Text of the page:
Youngstown sees no violence tied to influx of Detroit drugs

By John W. Goodwin Jr.


Authorities say drugs are coming into Youngstown from Detroit, but Youngstown has thus far been able to escape the violence from Detroit criminals setting up shop in the city.

In recent weeks the city of Warren has seen a series of arrests and criminal acts tied to people with connections to Detroit. Charges in Warren range from murder to carrying a concealed weapon and drug offenses.

Youngstown Police Chief Rod Foley said police know that unsavory characters have been filtering drugs from Detroit to the Youngstown area but not staying in the area wreaking havoc.

“We do get drugs from the Detroit area here, too, but we just have not yet seen any known violence from that,” he said. “A lot of this stuff is just logistics. Someone knows someone from Detroit, and they decide to set up shop in the area — and there you have it.”

Foley said groups bringing in drugs and crime from not only Detroit but other large cities are a constant concern for law enforcement. He said the increase in heroin use has meant an increase in drug smuggling to the area at large.

“We have known this is going on for years, and it has increased over the years with the increase in heroin use. We are concerned about this and anything that can touch off more violence, but we haven’t seen anyone from that Detroit area setting up shop here,” he said.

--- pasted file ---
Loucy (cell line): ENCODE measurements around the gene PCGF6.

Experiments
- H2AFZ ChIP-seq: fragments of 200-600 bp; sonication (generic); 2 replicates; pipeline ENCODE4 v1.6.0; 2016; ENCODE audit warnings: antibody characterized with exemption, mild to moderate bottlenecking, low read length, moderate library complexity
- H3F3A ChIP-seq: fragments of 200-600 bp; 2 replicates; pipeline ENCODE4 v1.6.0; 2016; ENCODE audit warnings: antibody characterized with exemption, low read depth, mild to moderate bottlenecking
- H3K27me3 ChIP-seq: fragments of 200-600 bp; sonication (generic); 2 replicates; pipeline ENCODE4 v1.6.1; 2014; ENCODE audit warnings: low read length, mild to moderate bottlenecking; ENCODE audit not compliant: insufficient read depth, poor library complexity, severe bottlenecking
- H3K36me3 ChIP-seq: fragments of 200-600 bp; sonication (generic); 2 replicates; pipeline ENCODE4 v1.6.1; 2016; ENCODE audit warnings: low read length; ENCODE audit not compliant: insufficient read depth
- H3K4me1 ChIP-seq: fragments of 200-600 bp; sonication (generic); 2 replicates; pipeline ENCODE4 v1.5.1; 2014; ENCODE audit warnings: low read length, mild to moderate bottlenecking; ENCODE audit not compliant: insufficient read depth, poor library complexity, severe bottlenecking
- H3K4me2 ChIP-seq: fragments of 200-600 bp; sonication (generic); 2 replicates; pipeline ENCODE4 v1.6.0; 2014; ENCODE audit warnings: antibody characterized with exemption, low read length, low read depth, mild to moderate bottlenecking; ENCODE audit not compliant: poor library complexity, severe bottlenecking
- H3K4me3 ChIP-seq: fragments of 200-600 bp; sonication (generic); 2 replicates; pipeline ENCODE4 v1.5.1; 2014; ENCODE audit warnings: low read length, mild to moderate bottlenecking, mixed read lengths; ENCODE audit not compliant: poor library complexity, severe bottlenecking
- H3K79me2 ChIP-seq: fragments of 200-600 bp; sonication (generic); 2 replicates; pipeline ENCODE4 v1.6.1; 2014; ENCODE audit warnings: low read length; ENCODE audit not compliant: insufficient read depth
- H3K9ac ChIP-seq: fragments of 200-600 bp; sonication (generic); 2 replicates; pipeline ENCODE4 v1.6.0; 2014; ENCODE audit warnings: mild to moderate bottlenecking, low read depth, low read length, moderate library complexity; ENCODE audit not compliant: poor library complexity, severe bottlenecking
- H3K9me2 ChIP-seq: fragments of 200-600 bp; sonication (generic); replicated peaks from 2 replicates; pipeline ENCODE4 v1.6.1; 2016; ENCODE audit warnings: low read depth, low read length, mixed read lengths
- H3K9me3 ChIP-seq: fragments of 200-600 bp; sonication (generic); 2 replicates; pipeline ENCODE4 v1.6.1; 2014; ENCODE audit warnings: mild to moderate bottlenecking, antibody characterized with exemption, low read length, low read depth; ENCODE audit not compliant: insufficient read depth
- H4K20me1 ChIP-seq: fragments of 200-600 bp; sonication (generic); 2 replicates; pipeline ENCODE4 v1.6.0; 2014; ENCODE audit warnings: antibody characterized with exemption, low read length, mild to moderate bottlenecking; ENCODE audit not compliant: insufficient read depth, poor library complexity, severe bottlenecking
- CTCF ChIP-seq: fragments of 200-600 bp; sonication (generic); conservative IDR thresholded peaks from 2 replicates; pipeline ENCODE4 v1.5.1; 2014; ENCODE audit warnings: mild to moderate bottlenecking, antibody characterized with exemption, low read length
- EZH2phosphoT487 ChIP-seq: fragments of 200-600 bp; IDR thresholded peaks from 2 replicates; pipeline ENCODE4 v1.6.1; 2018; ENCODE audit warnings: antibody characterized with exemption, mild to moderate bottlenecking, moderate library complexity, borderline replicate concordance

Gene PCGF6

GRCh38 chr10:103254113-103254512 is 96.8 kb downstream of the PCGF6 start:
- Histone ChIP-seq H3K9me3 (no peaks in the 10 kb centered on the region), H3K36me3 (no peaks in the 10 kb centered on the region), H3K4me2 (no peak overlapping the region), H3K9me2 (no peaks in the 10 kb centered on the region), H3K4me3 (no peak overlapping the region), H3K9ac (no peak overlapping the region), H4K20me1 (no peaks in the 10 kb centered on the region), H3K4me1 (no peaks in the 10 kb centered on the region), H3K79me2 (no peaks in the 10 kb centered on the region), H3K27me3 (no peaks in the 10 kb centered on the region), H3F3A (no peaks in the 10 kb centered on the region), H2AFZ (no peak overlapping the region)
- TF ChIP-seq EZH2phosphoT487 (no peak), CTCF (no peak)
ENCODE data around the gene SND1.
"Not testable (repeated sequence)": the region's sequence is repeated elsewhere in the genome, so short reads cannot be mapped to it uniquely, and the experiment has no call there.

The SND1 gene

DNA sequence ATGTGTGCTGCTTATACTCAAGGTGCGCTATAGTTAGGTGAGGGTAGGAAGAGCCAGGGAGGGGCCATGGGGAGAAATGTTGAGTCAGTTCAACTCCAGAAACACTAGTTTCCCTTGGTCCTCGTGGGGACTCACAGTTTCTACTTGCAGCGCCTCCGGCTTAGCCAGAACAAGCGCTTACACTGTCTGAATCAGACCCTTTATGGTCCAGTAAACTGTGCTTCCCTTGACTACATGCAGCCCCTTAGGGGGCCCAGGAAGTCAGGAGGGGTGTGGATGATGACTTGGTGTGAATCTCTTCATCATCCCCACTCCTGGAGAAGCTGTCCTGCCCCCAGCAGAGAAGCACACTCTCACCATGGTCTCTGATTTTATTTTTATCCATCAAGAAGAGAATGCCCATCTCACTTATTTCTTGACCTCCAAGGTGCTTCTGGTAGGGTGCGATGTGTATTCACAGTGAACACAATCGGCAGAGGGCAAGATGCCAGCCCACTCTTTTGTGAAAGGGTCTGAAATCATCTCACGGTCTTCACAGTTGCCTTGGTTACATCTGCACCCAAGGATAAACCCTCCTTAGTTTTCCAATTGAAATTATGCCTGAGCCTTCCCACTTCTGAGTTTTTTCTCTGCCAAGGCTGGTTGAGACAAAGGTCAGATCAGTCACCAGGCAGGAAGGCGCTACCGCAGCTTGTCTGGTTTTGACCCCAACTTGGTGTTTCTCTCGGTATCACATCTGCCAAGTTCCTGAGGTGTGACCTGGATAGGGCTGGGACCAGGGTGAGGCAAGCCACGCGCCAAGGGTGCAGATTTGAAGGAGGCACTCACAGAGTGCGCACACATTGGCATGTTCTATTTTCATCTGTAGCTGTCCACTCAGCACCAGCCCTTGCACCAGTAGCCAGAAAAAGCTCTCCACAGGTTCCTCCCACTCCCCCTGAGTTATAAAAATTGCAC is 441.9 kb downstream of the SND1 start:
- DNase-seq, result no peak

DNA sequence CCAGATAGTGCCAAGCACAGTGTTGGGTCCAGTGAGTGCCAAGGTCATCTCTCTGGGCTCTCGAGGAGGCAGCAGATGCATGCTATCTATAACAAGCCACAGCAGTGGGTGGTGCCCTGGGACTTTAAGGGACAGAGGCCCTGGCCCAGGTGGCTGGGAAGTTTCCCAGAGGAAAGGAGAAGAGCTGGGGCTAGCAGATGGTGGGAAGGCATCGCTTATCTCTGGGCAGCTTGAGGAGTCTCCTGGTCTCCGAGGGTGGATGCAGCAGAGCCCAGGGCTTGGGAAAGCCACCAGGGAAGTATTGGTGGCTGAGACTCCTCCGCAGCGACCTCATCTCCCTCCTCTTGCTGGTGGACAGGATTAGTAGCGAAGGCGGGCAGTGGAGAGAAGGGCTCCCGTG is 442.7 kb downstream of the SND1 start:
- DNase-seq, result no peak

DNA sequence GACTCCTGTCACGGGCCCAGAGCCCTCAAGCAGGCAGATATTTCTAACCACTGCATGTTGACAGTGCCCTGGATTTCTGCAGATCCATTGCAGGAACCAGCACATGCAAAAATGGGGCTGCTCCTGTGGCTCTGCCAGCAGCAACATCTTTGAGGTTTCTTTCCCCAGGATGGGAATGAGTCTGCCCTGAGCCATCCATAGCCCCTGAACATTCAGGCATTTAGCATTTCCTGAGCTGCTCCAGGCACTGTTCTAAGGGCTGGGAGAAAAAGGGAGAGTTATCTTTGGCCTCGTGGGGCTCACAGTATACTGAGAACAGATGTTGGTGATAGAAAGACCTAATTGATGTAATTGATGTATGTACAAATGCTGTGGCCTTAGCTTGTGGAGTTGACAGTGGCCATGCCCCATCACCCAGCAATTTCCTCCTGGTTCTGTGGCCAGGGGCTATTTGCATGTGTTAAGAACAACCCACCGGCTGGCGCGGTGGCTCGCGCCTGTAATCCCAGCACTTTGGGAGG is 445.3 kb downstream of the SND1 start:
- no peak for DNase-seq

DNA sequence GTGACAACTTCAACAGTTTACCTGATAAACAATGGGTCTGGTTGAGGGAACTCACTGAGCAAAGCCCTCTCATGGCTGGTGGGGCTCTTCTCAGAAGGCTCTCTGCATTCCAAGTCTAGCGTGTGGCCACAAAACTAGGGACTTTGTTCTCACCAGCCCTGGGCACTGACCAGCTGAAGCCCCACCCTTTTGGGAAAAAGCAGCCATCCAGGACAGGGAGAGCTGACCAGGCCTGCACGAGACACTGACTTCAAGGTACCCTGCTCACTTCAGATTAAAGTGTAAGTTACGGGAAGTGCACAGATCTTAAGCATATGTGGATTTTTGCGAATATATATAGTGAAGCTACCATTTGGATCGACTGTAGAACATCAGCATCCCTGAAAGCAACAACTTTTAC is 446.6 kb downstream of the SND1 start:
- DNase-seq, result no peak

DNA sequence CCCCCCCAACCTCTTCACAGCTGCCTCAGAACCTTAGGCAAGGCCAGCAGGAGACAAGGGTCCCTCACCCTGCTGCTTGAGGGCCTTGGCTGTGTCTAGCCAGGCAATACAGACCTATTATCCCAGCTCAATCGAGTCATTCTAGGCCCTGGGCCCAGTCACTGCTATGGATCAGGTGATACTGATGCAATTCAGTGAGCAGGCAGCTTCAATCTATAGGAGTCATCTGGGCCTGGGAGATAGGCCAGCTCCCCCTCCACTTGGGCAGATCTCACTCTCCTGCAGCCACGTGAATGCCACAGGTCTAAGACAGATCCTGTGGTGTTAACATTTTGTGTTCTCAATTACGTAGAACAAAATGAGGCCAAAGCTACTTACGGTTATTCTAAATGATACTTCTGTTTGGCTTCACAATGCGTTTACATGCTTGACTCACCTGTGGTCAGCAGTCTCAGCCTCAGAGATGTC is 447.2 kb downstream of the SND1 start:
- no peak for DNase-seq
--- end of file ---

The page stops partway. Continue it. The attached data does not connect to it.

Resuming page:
Foley said local law enforcement combats the problem with long-term investigations that help flush out the key players in large drug rings from bigger cities. He said state and federal task forces are a big help in keeping the problem at bay.

Greg Wilson, a detective with the Mahoning Valley Law Enforcement Task Force, said he cannot speak directly to any ongoing investigations, but said there have been no recent arrests by the task force of people with a Detroit connection.

Wilson said drugs are often disseminated from Detroit because, like New York City and other larger cities in Arizona, Texas and California, cities with a larger population become filter cities for drug activity.

“I would assume that the population and geographical location of those places make it desirable to these people,” he said.

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